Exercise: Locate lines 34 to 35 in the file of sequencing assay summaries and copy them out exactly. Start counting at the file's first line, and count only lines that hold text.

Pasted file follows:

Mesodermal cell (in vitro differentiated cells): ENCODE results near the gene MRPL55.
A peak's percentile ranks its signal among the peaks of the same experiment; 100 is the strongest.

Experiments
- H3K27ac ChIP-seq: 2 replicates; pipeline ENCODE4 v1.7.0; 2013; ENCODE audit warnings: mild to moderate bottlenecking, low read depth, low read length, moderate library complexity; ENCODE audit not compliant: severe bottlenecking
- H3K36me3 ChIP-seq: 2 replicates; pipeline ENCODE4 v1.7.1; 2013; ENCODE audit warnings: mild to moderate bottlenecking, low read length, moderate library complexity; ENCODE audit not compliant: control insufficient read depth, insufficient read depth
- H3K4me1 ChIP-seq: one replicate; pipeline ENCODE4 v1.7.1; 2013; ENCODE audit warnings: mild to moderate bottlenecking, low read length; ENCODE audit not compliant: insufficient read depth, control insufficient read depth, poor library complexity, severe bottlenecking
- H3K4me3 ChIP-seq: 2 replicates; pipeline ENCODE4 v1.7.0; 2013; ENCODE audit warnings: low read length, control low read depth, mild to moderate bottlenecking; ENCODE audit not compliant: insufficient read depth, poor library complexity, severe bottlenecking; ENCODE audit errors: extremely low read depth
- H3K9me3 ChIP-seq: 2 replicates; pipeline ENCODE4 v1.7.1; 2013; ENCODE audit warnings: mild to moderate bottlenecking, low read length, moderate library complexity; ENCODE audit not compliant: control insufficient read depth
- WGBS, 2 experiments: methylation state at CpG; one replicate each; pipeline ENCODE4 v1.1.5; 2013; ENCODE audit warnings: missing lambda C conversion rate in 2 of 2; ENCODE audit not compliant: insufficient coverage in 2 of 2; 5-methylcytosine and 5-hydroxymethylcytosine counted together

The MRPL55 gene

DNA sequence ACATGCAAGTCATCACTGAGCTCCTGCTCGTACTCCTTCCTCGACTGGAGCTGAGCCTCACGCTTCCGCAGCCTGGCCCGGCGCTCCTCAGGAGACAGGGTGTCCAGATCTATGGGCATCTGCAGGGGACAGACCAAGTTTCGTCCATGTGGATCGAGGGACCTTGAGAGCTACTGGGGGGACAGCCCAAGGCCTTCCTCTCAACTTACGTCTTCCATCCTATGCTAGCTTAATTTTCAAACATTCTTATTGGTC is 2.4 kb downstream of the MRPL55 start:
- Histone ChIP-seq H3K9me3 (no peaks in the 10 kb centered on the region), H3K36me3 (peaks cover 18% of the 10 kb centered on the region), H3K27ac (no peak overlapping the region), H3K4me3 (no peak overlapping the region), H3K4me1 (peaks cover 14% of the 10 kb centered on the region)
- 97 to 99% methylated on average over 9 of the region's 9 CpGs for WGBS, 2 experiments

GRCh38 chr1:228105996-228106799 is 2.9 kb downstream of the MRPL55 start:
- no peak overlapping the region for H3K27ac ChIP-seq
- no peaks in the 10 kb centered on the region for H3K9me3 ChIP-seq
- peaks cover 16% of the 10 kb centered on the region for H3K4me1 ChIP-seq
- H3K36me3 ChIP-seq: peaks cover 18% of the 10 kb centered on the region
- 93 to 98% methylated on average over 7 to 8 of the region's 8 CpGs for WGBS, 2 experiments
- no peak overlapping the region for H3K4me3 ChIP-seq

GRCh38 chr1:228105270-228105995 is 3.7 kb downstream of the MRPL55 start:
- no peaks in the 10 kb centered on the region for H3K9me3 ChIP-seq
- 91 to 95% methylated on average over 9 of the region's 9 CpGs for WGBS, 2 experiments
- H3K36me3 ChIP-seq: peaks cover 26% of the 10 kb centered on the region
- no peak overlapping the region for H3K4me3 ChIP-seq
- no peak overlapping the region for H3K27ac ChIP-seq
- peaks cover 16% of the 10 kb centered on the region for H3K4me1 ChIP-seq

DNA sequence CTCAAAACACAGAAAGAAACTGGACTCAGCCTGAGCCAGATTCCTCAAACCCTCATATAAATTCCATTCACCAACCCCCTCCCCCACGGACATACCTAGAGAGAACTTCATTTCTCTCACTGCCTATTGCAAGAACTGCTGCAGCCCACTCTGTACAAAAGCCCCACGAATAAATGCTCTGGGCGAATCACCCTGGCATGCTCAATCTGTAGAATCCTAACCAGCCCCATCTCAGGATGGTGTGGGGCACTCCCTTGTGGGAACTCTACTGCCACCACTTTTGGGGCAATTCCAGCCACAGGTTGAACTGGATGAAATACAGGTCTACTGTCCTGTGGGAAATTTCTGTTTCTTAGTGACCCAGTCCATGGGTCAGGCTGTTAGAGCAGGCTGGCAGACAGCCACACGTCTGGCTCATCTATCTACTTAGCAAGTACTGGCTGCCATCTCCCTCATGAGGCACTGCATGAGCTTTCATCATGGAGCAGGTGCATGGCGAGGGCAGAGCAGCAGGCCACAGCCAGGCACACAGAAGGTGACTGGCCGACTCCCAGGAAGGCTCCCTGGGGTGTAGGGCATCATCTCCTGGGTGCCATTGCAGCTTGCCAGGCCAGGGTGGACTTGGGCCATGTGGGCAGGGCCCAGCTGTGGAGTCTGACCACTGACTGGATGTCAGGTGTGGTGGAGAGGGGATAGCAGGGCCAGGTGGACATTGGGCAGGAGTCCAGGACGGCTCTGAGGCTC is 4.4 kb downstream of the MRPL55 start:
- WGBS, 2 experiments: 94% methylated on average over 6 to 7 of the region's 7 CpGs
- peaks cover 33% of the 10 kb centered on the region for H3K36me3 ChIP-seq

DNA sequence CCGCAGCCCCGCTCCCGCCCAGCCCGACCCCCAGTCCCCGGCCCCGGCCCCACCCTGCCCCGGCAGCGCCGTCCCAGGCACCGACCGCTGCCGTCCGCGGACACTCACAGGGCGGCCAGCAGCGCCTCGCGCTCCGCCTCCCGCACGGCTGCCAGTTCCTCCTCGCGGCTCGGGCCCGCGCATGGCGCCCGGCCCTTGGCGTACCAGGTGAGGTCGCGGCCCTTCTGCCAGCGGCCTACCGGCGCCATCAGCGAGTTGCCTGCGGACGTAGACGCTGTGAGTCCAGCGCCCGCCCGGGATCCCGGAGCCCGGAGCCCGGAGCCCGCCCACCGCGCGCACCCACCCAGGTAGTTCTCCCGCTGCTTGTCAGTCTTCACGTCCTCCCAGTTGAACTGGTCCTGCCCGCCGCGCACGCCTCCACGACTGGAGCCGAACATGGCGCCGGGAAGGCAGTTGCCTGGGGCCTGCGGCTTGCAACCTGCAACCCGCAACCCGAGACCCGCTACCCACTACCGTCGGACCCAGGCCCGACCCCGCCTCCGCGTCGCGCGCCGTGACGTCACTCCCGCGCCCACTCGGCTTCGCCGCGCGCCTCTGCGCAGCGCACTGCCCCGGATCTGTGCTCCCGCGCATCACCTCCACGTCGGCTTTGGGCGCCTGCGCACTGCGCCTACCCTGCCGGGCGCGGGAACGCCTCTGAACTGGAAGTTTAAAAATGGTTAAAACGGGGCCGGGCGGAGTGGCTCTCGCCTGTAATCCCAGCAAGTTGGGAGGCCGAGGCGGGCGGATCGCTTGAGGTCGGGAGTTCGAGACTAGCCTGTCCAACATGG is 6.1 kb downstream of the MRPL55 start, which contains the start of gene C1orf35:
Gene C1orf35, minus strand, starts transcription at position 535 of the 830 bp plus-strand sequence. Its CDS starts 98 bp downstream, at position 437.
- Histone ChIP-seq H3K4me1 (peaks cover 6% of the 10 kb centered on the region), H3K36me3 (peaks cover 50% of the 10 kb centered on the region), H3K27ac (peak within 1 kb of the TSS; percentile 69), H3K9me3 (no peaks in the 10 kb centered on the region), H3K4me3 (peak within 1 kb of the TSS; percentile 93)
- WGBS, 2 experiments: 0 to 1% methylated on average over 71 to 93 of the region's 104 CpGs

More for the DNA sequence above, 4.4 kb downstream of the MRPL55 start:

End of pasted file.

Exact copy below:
- WGBS, 2 experiments: 0 to 1% methylated on average over 71 to 93 of the region's 104 CpGs

More for the DNA sequence above, 4.4 kb downstream of the MRPL55 start: